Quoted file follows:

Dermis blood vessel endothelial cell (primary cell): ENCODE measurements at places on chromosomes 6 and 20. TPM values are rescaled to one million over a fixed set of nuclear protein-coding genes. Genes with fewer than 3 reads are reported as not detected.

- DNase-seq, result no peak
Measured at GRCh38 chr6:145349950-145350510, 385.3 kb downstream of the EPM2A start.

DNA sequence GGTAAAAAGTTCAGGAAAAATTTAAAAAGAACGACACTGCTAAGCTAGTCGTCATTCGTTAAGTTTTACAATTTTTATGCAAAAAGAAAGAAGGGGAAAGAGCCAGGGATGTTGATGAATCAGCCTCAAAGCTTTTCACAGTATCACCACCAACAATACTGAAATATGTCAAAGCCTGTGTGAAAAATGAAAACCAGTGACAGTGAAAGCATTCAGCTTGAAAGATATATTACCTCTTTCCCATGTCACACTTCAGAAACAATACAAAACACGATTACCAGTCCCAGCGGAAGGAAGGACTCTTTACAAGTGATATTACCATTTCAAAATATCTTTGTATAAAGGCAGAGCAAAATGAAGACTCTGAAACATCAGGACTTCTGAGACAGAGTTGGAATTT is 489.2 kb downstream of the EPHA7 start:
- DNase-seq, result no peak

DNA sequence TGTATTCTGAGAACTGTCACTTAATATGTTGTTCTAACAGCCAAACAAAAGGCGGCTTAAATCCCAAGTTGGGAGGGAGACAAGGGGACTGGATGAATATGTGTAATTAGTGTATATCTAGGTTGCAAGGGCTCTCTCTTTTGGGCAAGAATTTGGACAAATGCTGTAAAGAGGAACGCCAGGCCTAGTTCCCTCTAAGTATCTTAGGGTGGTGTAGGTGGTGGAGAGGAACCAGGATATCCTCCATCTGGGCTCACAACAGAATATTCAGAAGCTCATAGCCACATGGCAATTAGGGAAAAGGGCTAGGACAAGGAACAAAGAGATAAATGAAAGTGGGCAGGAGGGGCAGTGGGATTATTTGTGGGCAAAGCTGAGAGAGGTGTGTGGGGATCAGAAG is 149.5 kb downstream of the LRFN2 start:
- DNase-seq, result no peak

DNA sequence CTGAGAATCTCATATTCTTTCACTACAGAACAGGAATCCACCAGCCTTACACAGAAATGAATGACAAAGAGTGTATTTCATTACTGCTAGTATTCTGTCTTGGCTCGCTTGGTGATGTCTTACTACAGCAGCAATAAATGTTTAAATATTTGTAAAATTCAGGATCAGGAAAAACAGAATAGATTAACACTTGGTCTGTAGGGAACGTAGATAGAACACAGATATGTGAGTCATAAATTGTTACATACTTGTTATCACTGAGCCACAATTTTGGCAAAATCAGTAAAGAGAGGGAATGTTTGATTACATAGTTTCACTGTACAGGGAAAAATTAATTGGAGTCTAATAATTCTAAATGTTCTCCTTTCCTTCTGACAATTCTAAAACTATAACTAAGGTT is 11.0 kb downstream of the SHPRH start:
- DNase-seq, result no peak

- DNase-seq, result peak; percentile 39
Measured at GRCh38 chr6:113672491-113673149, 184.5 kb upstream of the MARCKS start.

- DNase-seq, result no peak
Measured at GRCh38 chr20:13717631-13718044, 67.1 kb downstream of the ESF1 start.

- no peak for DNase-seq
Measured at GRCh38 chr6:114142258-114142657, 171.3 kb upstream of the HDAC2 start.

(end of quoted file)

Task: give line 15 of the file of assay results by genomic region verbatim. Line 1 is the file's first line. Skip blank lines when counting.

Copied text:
Measured at GRCh38 chr6:114142258-114142657, 171.3 kb upstream of the HDAC2 start.